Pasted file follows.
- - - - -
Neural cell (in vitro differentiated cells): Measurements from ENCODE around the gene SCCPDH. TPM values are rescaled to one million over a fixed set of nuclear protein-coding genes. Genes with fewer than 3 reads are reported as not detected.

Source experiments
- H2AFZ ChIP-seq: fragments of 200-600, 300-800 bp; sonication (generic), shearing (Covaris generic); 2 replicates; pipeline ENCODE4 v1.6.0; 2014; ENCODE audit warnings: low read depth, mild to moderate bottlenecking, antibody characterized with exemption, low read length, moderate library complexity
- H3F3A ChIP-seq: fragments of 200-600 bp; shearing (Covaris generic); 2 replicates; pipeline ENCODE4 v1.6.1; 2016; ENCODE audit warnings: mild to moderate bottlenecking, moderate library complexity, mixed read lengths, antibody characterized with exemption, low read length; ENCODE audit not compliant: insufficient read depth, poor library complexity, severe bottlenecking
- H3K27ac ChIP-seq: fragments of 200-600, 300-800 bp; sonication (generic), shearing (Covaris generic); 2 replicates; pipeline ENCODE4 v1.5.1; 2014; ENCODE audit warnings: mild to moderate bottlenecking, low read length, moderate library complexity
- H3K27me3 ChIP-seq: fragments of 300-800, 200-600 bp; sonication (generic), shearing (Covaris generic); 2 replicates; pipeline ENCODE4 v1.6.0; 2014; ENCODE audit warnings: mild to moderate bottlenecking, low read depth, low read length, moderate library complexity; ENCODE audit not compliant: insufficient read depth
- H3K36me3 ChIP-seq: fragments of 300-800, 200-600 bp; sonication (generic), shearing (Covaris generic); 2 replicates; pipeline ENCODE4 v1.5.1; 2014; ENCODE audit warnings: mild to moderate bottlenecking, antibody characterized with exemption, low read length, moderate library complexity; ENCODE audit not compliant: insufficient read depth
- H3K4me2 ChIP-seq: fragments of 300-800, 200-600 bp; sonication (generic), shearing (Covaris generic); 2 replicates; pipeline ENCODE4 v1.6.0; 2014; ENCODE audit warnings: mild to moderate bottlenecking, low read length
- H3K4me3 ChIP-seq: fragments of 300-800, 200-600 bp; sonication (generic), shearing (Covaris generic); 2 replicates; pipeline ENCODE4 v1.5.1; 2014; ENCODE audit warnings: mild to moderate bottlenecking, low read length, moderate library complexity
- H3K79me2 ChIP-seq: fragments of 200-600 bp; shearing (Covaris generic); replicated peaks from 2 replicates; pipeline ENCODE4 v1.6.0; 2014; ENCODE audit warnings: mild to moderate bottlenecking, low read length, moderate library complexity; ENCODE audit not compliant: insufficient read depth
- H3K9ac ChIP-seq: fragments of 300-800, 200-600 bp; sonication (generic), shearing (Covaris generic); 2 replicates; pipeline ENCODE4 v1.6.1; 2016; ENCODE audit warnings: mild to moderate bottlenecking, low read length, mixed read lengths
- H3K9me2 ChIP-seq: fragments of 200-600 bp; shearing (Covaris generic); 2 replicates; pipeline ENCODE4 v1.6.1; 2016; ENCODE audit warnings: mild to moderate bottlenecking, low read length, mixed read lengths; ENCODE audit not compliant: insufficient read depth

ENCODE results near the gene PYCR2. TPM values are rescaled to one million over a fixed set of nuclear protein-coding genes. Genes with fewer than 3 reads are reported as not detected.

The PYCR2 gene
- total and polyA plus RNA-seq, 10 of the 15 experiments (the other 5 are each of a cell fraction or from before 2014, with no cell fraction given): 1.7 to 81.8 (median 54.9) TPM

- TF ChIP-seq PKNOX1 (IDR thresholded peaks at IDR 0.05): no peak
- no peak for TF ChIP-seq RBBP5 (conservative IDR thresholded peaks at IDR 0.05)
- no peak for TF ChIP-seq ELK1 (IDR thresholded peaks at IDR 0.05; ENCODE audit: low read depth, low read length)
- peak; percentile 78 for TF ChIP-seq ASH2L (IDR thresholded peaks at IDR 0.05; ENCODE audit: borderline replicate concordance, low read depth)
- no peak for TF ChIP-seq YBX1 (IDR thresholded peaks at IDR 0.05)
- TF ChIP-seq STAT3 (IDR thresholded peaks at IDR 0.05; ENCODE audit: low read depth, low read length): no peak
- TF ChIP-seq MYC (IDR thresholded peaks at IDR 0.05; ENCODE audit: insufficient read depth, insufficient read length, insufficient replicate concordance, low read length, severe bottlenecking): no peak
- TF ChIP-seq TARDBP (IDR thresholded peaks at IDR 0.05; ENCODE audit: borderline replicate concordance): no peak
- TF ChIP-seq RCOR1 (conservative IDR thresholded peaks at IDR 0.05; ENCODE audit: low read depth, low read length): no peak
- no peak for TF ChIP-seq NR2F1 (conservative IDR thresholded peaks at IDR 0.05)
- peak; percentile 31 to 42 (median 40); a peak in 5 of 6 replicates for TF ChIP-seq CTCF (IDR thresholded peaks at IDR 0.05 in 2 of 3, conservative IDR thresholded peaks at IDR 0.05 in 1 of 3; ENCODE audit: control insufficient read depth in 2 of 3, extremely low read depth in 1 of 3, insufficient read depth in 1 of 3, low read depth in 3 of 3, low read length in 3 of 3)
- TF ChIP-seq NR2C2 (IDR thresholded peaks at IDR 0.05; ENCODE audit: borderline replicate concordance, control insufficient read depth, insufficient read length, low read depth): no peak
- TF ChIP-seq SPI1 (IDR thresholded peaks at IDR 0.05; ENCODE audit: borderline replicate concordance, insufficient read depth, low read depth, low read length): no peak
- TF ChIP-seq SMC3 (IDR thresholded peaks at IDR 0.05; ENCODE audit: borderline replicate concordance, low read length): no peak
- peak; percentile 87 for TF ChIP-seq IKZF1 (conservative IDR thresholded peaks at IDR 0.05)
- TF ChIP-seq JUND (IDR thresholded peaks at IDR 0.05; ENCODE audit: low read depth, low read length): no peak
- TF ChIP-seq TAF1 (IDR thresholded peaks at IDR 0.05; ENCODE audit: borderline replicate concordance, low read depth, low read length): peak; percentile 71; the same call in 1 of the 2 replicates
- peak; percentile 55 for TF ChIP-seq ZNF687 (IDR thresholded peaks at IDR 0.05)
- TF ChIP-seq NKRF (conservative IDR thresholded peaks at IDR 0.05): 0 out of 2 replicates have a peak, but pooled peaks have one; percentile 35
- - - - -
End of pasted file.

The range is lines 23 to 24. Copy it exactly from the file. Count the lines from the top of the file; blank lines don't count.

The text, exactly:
- TF ChIP-seq TARDBP (IDR thresholded peaks at IDR 0.05; ENCODE audit: borderline replicate concordance): no peak
- TF ChIP-seq RCOR1 (conservative IDR thresholded peaks at IDR 0.05; ENCODE audit: low read depth, low read length): no peak